Further explanation on clericalism?

Re: “The dangers of clericalism in the Church continue to exist” (Essay, Jan. 19).

I am not familiar with the term “clericalism.” Russell Shaw’s article pointed out the negative side, but I am struggling to figure out what positive actions or attitudes need to be promoted and reinforced. If I understand his point (and I admit I may not), the Church, parishioners/members included, rely too much on the clergy where we, the faithful, should be taking action and picking up the load rather than sitting back expecting the clergy to do everything. I would use the term couch-potato Catholic for this attitude. I look forward to the next column where you can explain further.

Don E., Via online comments

Catholic education

Re: “Responsible spending” (In Focus, Feb. 2).

In most places, Catholic education for one child costs $4,000 to $5,000. So these budgets assume: (a) people who make less than $30,000 should neither send their children to Catholic school nor home-school their kids; (b) people who make $30,000 to $60,000 a year should only send one child to Catholic school, but maybe they can home-school more than that if they are careful with how they buy materials; (c) people who make $60,000 a year can maybe get away with sending two children to Catholic school; (d) if you’re a large Catholic family with kids in multiple grades, you’re stuck with public education and good luck to you; and (e) if you have at least one kid in Catholic school, you are exempt from tithing to your parish.

I’m fortunate that where I live the bishops (in succession) have made Catholic education extremely affordable, but we’re expected to tithe over and above our tuition costs.

S.L. Hansen, Via online comments

Scouting alternatives

Re: “Policy shift opens door for alternative groups” (News Analysis, Feb. 2).

We made the switch this year from Boy Scouts of America to St. George Troops, and we have been pleasantly pleased. St. George is putting faith first, scout activities second. I am amazed at the amount of solid Catholic catechesis our leaders are instilling in our young men. It’s completely different than in Boy Scouts, where faith has almost become a mere whisper.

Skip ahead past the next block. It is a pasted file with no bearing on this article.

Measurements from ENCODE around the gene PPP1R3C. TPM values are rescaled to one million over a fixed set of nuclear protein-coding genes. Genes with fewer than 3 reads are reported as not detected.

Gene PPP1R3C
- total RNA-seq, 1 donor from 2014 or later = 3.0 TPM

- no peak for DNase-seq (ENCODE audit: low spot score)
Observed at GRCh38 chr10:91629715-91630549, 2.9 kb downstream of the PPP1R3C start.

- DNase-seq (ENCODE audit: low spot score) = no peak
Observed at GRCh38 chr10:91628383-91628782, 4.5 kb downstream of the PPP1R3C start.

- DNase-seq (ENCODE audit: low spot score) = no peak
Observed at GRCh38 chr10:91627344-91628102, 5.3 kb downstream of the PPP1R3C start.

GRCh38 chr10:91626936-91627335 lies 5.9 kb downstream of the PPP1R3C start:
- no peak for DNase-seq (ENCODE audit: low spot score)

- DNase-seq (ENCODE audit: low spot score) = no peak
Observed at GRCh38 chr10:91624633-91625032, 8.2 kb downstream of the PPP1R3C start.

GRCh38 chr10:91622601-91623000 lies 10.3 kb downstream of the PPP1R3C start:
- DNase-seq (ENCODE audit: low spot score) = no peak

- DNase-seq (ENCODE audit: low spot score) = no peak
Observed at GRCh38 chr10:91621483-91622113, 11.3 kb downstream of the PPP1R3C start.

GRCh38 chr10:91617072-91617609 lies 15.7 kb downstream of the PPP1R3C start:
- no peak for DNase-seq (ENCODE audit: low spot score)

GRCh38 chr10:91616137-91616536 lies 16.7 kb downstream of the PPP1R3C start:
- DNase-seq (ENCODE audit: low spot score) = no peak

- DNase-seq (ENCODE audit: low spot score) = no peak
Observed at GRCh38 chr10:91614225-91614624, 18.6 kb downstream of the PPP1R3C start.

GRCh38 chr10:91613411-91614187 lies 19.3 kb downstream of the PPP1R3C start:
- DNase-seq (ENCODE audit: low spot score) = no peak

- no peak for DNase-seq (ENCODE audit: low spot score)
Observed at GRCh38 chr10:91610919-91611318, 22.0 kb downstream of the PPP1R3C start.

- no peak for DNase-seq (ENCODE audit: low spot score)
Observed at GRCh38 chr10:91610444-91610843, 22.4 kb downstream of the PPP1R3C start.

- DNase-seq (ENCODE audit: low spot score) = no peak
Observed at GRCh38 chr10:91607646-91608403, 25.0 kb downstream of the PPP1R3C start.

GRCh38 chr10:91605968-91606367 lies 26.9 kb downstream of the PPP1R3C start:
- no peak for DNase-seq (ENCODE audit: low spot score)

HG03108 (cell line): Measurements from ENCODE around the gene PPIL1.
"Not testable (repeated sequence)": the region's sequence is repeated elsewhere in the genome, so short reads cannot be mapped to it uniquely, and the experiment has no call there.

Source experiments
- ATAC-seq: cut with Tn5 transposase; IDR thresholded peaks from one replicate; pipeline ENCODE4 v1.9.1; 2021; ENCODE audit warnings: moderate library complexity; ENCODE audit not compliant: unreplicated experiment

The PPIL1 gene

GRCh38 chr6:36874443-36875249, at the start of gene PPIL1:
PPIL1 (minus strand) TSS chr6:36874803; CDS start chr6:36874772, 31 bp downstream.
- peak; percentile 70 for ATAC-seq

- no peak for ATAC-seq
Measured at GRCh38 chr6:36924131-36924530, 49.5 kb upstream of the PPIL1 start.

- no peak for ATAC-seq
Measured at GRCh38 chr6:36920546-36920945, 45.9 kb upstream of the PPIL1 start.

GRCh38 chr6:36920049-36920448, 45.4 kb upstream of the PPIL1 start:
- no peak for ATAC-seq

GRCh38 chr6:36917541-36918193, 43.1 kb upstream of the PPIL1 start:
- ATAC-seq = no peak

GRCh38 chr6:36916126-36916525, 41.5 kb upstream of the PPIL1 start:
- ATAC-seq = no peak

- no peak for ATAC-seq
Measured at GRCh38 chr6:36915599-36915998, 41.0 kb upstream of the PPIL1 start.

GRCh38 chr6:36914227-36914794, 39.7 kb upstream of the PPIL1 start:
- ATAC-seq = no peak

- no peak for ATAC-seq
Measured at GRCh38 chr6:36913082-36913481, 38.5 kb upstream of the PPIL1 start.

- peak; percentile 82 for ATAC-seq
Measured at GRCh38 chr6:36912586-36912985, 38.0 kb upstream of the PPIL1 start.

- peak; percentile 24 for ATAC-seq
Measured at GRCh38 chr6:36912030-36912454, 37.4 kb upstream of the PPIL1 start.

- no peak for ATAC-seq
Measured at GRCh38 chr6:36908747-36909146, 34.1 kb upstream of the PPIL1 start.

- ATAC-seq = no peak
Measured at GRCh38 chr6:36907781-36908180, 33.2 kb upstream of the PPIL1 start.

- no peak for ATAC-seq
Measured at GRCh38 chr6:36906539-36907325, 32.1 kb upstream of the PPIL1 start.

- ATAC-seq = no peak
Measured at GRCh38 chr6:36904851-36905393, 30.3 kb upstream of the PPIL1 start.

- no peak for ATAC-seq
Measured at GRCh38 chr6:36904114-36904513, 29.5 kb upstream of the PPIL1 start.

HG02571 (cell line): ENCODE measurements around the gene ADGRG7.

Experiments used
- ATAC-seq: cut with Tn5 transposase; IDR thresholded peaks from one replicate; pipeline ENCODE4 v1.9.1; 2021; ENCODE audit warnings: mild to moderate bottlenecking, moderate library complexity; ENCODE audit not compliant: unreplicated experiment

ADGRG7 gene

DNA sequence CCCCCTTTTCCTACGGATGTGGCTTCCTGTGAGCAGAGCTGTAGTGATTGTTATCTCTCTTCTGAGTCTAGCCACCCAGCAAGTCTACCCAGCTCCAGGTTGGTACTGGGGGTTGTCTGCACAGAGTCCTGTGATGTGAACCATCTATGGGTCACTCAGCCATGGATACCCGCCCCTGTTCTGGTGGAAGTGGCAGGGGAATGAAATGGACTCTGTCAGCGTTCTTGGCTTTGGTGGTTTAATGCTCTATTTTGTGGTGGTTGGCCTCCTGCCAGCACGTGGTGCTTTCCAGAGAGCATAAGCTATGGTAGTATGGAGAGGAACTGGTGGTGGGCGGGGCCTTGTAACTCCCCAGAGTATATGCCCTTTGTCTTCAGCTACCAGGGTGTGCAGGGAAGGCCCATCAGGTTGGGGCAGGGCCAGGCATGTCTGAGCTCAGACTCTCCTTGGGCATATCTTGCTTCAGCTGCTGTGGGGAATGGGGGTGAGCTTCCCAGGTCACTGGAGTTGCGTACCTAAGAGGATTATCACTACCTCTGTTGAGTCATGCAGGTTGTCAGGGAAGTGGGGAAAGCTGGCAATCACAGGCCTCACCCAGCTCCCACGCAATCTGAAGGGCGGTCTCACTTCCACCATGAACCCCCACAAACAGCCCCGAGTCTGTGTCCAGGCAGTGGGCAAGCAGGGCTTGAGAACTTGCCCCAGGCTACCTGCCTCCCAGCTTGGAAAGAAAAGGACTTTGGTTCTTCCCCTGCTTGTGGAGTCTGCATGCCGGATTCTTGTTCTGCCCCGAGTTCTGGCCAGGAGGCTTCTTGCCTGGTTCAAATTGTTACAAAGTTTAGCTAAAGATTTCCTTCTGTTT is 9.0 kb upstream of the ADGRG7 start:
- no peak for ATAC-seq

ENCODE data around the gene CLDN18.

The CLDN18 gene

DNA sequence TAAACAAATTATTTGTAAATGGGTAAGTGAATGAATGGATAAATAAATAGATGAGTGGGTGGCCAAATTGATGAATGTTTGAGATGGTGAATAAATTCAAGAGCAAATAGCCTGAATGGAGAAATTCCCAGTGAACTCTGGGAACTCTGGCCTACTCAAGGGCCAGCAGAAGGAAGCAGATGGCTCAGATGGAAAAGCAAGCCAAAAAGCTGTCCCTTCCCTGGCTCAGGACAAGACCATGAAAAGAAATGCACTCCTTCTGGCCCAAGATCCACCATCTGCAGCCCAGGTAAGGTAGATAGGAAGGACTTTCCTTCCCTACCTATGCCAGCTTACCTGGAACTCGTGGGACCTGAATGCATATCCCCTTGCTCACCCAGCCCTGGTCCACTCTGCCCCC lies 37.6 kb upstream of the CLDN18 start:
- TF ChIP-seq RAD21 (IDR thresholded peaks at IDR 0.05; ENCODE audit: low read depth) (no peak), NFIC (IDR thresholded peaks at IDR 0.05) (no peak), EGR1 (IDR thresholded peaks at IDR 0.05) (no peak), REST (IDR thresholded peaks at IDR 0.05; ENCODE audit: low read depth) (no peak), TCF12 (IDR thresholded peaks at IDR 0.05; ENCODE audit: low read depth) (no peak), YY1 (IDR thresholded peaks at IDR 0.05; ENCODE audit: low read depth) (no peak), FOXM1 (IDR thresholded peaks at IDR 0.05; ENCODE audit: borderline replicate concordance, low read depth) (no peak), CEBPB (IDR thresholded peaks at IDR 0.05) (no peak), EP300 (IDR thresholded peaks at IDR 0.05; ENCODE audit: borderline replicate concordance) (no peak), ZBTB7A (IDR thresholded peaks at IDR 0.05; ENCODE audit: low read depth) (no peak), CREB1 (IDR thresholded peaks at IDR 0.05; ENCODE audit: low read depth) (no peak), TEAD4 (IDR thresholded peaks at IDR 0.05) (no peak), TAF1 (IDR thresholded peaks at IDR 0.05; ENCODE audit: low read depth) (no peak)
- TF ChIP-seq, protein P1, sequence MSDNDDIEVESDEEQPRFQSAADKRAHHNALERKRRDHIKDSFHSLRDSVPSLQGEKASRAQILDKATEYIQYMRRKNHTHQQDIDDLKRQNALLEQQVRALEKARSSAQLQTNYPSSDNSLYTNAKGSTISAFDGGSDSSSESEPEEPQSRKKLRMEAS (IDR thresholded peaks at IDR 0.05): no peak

Not only are the boys getting a healthy dose of orthodoxy at every meeting, but so are the dads.

Since the Boy Scouts made such a bad decision, Catholics and Christians have stepped up and provided amazing alternatives. We didn’t know what we were missing.

Christy Kellner, Via online comments

Scouts teaches virtues

Re: “Policy shift opens door for alternative groups” (News Analysis, Feb. 2).

There are very few organizations left in the world that continue to teach virtue. The Boy Scouts is one, teaching the virtues of honor, integrity, faith, compassion and goodwill. So, if someone is a homosexual, can they still teach these virtues? Should they be condemned and judged?

Matthew 22 says, “You shall love the Lord, your God, with all your heart, with all your soul, and with all your mind” and “You shall love your neighbor as yourself.” By condemning an act by the Boy Scouts to love, you are essentially failing to live by the “love your neighbor” credo. Everyone of us is a disciple of Jesus Christ. Our mission and our goal is to go out and preach his word and live in a Christlike manner.

John K., Via online comments

Zero tolerance?

Re: “A call for vigilance” (Editorial, Feb. 2).

While any abuse of a child is abhorrent and to be avoided, zero tolerance is merely an excuse not to think! While beloved by insurers and PR people, it ignores due process for the accused and has turned the Church into a gigantic money machine for those bent on fraud and/or revenge. Zero tolerance is also incompatible with canon law — look it up! There are surely better ways to protect our children and provide due process for our priests.

Colleen Sheehy, Via online comments